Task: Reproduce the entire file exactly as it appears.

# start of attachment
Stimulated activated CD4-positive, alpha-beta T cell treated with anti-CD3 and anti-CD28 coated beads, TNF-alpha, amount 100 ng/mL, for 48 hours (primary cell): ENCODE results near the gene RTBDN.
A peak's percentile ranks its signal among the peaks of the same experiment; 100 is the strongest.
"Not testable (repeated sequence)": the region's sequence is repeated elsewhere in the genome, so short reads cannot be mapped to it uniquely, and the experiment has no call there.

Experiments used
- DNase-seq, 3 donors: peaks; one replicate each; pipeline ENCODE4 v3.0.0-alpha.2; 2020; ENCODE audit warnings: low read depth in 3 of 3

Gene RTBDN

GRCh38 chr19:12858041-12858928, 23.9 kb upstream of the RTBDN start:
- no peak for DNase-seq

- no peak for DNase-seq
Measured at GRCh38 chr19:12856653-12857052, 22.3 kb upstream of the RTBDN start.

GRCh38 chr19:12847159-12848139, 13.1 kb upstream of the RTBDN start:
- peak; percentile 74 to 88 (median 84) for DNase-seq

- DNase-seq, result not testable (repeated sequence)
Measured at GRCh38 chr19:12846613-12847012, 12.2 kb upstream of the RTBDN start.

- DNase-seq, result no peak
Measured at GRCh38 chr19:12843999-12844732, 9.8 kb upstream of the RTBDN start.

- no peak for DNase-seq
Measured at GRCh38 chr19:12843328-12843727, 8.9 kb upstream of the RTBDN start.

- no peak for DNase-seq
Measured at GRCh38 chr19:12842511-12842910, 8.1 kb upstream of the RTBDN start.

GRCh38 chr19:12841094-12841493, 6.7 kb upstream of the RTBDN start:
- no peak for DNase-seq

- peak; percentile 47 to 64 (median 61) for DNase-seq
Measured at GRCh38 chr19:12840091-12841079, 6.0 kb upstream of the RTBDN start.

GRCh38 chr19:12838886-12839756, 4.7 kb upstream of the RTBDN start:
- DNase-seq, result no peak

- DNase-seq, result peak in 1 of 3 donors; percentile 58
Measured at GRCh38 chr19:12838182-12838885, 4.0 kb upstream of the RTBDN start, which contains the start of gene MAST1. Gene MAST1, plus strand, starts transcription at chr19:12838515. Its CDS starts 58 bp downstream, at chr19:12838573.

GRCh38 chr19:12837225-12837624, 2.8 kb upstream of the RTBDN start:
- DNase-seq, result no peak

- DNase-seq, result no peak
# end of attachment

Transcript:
Stimulated activated CD4-positive, alpha-beta T cell treated with anti-CD3 and anti-CD28 coated beads, TNF-alpha, amount 100 ng/mL, for 48 hours (primary cell): ENCODE results near the gene RTBDN.
A peak's percentile ranks its signal among the peaks of the same experiment; 100 is the strongest.
"Not testable (repeated sequence)": the region's sequence is repeated elsewhere in the genome, so short reads cannot be mapped to it uniquely, and the experiment has no call there.

Experiments used
- DNase-seq, 3 donors: peaks; one replicate each; pipeline ENCODE4 v3.0.0-alpha.2; 2020; ENCODE audit warnings: low read depth in 3 of 3

Gene RTBDN

GRCh38 chr19:12858041-12858928, 23.9 kb upstream of the RTBDN start:
- no peak for DNase-seq

- no peak for DNase-seq
Measured at GRCh38 chr19:12856653-12857052, 22.3 kb upstream of the RTBDN start.

GRCh38 chr19:12847159-12848139, 13.1 kb upstream of the RTBDN start:
- peak; percentile 74 to 88 (median 84) for DNase-seq

- DNase-seq, result not testable (repeated sequence)
Measured at GRCh38 chr19:12846613-12847012, 12.2 kb upstream of the RTBDN start.

- DNase-seq, result no peak
Measured at GRCh38 chr19:12843999-12844732, 9.8 kb upstream of the RTBDN start.

- no peak for DNase-seq
Measured at GRCh38 chr19:12843328-12843727, 8.9 kb upstream of the RTBDN start.

- no peak for DNase-seq
Measured at GRCh38 chr19:12842511-12842910, 8.1 kb upstream of the RTBDN start.

GRCh38 chr19:12841094-12841493, 6.7 kb upstream of the RTBDN start:
- no peak for DNase-seq

- peak; percentile 47 to 64 (median 61) for DNase-seq
Measured at GRCh38 chr19:12840091-12841079, 6.0 kb upstream of the RTBDN start.

GRCh38 chr19:12838886-12839756, 4.7 kb upstream of the RTBDN start:
- DNase-seq, result no peak

- DNase-seq, result peak in 1 of 3 donors; percentile 58
Measured at GRCh38 chr19:12838182-12838885, 4.0 kb upstream of the RTBDN start, which contains the start of gene MAST1. Gene MAST1, plus strand, starts transcription at chr19:12838515. Its CDS starts 58 bp downstream, at chr19:12838573.

GRCh38 chr19:12837225-12837624, 2.8 kb upstream of the RTBDN start:
- DNase-seq, result no peak

- DNase-seq, result no peak